We invite scholars, educators and researchers from Belgium, Luxembourg, the Netherlands and beyond to actively participate in this dialogue. Share your perspectives, challenges and innovations. Engage with your peers across the region, and together, let’s strengthen our academic community.
      We hope that the section ‘State of the Profession’ will be more than just a new section in our journal, but that it will help in fostering a vibrant and interconnected academic community in the low countries. We look forward to the insightful discussions and collaborations that will emerge from this endeavour, as we continue to explore the political landscapes of our countries and the shared journey of academia.

      2 New Format for PhD Reviews

      We are excited to introduce a new format for the PhD Reviews section of PLC. In our previous format, an independent reviewer summarised the main contribution of the PhD dissertation and offered a critical appraisal. While this approach has served us well over the years, we are constantly seeking ways to enhance the quality and relevance of the content we deliver to our readers.
      As a result, we are now calling for PhD reviews to be published in our upcoming issues, featuring a twofold structure that we believe will provide a more comprehensive and insightful perspective on the doctoral research being conducted in Belgium, Luxembourg and the Netherlands in the various subfields of political science research.
      The new format consists of two key components:

      • PhD Summary (approximately 1,000 words): This section will be authored by the PhD candidate themselves. It offers an in-depth summary of their thesis, highlighting its main points and contributions. This change allows the author to provide a first-hand account of their work, offering unique insights and perspectives.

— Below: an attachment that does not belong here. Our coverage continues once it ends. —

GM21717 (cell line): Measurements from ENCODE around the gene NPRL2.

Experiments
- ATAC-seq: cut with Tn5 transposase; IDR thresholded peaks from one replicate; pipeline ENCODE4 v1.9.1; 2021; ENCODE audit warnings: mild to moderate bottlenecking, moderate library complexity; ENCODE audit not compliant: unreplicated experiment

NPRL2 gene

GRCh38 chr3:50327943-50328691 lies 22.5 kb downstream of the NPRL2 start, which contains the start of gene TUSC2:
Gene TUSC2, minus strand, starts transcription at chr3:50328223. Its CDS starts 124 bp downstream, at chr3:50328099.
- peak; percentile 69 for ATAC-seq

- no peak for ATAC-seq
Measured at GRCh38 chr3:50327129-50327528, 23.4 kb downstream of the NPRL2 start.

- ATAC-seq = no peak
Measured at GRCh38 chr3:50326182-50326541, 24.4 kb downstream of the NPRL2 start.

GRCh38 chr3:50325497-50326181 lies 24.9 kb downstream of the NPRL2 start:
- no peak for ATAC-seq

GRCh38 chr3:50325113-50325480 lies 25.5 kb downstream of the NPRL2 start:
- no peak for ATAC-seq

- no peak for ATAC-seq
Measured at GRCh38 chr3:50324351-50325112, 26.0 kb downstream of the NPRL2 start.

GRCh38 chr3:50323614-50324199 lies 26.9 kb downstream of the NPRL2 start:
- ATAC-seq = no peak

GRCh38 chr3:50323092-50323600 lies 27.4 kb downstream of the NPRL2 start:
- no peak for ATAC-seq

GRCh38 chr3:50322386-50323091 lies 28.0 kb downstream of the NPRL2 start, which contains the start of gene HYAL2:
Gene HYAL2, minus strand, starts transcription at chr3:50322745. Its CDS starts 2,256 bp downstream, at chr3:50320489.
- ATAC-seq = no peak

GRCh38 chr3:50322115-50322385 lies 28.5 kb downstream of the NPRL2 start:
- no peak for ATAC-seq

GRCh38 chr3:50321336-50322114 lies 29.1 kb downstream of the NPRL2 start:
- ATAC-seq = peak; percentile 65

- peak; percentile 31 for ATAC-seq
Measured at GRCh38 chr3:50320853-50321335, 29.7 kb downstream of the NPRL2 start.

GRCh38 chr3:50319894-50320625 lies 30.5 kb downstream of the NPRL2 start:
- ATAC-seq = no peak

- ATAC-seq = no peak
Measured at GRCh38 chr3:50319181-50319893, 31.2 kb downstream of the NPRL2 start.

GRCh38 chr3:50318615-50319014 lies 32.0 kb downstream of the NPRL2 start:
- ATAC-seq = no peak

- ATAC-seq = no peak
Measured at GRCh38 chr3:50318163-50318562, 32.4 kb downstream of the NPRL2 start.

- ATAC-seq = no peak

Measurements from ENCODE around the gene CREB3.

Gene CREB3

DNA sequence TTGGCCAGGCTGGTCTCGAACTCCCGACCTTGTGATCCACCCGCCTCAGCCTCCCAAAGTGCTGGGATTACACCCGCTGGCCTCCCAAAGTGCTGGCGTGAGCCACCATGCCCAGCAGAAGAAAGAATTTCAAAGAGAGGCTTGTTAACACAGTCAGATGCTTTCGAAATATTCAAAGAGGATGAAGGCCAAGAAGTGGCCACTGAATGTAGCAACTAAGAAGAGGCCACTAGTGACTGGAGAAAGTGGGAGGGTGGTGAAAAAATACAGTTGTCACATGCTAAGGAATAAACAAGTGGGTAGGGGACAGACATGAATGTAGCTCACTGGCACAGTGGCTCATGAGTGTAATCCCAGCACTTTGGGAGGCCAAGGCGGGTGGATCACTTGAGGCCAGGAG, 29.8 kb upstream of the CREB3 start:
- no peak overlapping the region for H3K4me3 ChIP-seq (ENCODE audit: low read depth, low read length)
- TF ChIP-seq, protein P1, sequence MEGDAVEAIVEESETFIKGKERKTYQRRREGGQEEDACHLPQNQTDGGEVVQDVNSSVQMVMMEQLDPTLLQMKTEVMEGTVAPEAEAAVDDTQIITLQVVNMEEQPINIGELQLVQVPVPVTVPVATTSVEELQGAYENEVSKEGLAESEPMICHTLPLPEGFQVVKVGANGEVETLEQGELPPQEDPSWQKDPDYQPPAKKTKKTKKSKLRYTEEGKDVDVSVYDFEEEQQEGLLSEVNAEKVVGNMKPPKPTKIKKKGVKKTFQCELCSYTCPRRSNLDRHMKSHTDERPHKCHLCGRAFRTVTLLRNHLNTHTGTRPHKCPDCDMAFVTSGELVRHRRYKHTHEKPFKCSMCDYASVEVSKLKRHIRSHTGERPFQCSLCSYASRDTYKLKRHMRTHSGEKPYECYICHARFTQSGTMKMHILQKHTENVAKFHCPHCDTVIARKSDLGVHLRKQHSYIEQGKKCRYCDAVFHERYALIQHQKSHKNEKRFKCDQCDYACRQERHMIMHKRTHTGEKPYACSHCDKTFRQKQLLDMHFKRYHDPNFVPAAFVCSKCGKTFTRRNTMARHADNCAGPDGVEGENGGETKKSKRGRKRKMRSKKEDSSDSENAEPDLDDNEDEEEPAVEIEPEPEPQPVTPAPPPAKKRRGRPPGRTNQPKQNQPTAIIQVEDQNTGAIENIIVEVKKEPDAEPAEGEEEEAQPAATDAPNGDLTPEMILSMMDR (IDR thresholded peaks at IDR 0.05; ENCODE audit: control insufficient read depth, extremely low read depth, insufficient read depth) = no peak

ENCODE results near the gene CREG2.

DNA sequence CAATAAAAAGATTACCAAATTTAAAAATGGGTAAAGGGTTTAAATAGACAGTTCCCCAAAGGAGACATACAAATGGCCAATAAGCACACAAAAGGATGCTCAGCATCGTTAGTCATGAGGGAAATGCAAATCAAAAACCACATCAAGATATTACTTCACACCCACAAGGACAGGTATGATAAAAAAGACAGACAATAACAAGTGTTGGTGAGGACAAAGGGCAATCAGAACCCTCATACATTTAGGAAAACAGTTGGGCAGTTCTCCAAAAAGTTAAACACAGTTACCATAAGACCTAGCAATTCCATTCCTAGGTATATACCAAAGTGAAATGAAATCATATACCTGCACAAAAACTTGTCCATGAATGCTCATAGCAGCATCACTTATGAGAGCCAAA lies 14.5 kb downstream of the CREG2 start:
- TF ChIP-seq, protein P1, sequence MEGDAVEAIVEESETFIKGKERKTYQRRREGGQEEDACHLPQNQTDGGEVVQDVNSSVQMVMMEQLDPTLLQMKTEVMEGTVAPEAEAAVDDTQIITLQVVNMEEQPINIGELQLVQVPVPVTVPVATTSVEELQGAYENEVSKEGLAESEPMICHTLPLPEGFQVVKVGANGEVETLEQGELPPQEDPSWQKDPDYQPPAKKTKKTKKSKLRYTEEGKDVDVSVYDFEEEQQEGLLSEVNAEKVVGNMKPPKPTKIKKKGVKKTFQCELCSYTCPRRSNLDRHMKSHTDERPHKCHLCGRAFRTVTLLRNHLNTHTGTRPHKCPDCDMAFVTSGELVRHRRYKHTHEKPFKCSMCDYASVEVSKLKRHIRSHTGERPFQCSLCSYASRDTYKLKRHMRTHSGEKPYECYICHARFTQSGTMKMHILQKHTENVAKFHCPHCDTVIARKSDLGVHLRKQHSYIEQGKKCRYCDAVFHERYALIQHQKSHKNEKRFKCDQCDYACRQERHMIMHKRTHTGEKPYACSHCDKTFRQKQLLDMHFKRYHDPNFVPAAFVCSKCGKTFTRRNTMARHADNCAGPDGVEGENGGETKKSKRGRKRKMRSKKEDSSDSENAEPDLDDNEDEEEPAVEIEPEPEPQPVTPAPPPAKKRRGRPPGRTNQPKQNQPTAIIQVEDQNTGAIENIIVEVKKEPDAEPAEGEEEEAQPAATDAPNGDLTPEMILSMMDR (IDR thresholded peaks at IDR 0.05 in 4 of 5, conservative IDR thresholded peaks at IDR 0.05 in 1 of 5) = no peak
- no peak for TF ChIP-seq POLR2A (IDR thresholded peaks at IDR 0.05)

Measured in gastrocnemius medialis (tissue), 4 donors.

• PhD Review (approximately 500 words): A critical review of the PhD thesis authored by a reviewer the PhD candidate proposes. While the reviewer cannot be the supervisor, reviewers are often members of the doctoral jury. This review will focus on the strengths and weaknesses of the thesis and its contribution to the existing literature. By separating the summary and review components, the reviewer can dedicate their attention to a thoughtful critique of the work, providing a more to-the-point assessment.

      One key benefit of this new format is that both the PhD Summary and the PhD Review will be published as two separate articles. This means that the summary of the PhD can be cited independently from the review, enhancing the accessibility and usability of the content for researchers and scholars in the field.
      We believe this new format will not only enhance the depth and quality of our PhD reviews but also provide a platform for emerging scholars to present their doctoral work in a more straightforward and engaging manner. We look forward to receiving many proposals and sharing these insightful reviews with our readers.
      With a new section titled ‘State of the Profession’ and a new format for PhD reviews, the journal PLC wants to follow as closely as possible the most recent developments in the field and above all to offer a comprehensive appraisal. The publication of articles in these two sections, next to original research articles, research notes and literature reviews – often bundled in special issues –, seeks to perpetuate PLC’s position as the reference journal for anyone who wants to follow and understand political dynamics in the low countries.

Print dit artikel